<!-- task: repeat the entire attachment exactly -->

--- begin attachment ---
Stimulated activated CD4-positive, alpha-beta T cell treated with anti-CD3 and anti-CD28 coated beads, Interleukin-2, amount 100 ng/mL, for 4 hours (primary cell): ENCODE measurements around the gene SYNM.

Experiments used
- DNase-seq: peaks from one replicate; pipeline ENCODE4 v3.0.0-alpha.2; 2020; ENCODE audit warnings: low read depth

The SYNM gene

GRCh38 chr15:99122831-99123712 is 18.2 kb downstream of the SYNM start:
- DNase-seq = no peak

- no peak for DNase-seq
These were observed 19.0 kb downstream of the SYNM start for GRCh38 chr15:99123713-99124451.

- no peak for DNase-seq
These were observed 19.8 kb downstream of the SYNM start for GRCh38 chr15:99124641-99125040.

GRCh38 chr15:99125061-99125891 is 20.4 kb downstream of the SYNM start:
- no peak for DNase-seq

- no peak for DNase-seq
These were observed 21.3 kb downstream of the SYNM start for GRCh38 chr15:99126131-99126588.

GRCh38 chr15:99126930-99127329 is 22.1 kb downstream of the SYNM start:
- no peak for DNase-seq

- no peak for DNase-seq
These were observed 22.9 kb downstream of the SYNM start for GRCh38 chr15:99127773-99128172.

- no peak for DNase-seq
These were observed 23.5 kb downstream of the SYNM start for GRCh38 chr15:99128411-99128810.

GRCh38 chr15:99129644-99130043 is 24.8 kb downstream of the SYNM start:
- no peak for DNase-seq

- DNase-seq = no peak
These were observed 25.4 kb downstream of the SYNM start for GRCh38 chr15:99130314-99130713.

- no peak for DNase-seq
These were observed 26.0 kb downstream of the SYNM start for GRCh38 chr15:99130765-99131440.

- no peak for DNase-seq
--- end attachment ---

Stimulated activated CD4-positive, alpha-beta T cell treated with anti-CD3 and anti-CD28 coated beads, Interleukin-2, amount 100 ng/mL, for 4 hours (primary cell): ENCODE measurements around the gene SYNM.

Experiments used
- DNase-seq: peaks from one replicate; pipeline ENCODE4 v3.0.0-alpha.2; 2020; ENCODE audit warnings: low read depth

The SYNM gene

GRCh38 chr15:99122831-99123712 is 18.2 kb downstream of the SYNM start:
- DNase-seq = no peak

- no peak for DNase-seq
These were observed 19.0 kb downstream of the SYNM start for GRCh38 chr15:99123713-99124451.

- no peak for DNase-seq
These were observed 19.8 kb downstream of the SYNM start for GRCh38 chr15:99124641-99125040.

GRCh38 chr15:99125061-99125891 is 20.4 kb downstream of the SYNM start:
- no peak for DNase-seq

- no peak for DNase-seq
These were observed 21.3 kb downstream of the SYNM start for GRCh38 chr15:99126131-99126588.

GRCh38 chr15:99126930-99127329 is 22.1 kb downstream of the SYNM start:
- no peak for DNase-seq

- no peak for DNase-seq
These were observed 22.9 kb downstream of the SYNM start for GRCh38 chr15:99127773-99128172.

- no peak for DNase-seq
These were observed 23.5 kb downstream of the SYNM start for GRCh38 chr15:99128411-99128810.

GRCh38 chr15:99129644-99130043 is 24.8 kb downstream of the SYNM start:
- no peak for DNase-seq

- DNase-seq = no peak
These were observed 25.4 kb downstream of the SYNM start for GRCh38 chr15:99130314-99130713.

- no peak for DNase-seq
These were observed 26.0 kb downstream of the SYNM start for GRCh38 chr15:99130765-99131440.

- no peak for DNase-seq